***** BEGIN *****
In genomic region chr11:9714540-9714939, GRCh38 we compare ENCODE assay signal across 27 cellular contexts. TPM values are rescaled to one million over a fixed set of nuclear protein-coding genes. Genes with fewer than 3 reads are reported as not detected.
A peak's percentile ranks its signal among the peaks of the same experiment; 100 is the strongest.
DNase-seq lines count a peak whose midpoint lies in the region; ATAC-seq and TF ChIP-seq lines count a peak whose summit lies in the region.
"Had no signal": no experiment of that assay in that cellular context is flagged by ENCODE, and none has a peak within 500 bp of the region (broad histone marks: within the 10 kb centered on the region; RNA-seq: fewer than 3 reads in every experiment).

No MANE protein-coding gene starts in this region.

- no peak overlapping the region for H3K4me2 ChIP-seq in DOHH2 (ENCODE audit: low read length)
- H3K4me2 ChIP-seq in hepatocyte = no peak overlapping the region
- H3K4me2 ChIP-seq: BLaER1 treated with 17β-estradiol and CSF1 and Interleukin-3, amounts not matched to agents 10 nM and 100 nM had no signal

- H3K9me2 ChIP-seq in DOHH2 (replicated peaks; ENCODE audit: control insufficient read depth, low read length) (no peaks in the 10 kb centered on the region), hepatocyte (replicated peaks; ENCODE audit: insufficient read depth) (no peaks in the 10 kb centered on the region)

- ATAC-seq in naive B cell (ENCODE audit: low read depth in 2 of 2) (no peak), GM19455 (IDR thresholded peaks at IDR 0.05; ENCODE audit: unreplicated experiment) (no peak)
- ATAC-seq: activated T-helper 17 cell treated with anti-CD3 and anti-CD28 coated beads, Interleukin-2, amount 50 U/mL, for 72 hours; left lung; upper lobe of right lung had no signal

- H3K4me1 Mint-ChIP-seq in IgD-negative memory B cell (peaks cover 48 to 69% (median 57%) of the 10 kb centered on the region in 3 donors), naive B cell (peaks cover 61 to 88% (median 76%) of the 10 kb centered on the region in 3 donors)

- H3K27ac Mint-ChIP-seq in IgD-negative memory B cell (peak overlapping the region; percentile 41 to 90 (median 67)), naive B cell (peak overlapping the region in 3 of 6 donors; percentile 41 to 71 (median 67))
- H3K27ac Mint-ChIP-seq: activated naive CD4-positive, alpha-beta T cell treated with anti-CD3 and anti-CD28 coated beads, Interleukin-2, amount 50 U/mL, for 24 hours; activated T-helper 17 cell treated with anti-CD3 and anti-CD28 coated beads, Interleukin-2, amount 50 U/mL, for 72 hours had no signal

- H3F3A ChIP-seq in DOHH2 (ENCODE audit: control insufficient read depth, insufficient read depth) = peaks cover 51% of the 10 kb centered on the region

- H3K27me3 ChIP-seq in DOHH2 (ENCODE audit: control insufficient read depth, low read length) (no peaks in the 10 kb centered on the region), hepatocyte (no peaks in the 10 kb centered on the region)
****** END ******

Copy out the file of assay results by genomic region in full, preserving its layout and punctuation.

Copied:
In genomic region chr11:9714540-9714939, GRCh38 we compare ENCODE assay signal across 27 cellular contexts. TPM values are rescaled to one million over a fixed set of nuclear protein-coding genes. Genes with fewer than 3 reads are reported as not detected.
A peak's percentile ranks its signal among the peaks of the same experiment; 100 is the strongest.
DNase-seq lines count a peak whose midpoint lies in the region; ATAC-seq and TF ChIP-seq lines count a peak whose summit lies in the region.
"Had no signal": no experiment of that assay in that cellular context is flagged by ENCODE, and none has a peak within 500 bp of the region (broad histone marks: within the 10 kb centered on the region; RNA-seq: fewer than 3 reads in every experiment).

No MANE protein-coding gene starts in this region.

- no peak overlapping the region for H3K4me2 ChIP-seq in DOHH2 (ENCODE audit: low read length)
- H3K4me2 ChIP-seq in hepatocyte = no peak overlapping the region
- H3K4me2 ChIP-seq: BLaER1 treated with 17β-estradiol and CSF1 and Interleukin-3, amounts not matched to agents 10 nM and 100 nM had no signal

- H3K9me2 ChIP-seq in DOHH2 (replicated peaks; ENCODE audit: control insufficient read depth, low read length) (no peaks in the 10 kb centered on the region), hepatocyte (replicated peaks; ENCODE audit: insufficient read depth) (no peaks in the 10 kb centered on the region)

- ATAC-seq in naive B cell (ENCODE audit: low read depth in 2 of 2) (no peak), GM19455 (IDR thresholded peaks at IDR 0.05; ENCODE audit: unreplicated experiment) (no peak)
- ATAC-seq: activated T-helper 17 cell treated with anti-CD3 and anti-CD28 coated beads, Interleukin-2, amount 50 U/mL, for 72 hours; left lung; upper lobe of right lung had no signal

- H3K4me1 Mint-ChIP-seq in IgD-negative memory B cell (peaks cover 48 to 69% (median 57%) of the 10 kb centered on the region in 3 donors), naive B cell (peaks cover 61 to 88% (median 76%) of the 10 kb centered on the region in 3 donors)

- H3K27ac Mint-ChIP-seq in IgD-negative memory B cell (peak overlapping the region; percentile 41 to 90 (median 67)), naive B cell (peak overlapping the region in 3 of 6 donors; percentile 41 to 71 (median 67))
- H3K27ac Mint-ChIP-seq: activated naive CD4-positive, alpha-beta T cell treated with anti-CD3 and anti-CD28 coated beads, Interleukin-2, amount 50 U/mL, for 24 hours; activated T-helper 17 cell treated with anti-CD3 and anti-CD28 coated beads, Interleukin-2, amount 50 U/mL, for 72 hours had no signal

- H3F3A ChIP-seq in DOHH2 (ENCODE audit: control insufficient read depth, insufficient read depth) = peaks cover 51% of the 10 kb centered on the region

- H3K27me3 ChIP-seq in DOHH2 (ENCODE audit: control insufficient read depth, low read length) (no peaks in the 10 kb centered on the region), hepatocyte (no peaks in the 10 kb centered on the region)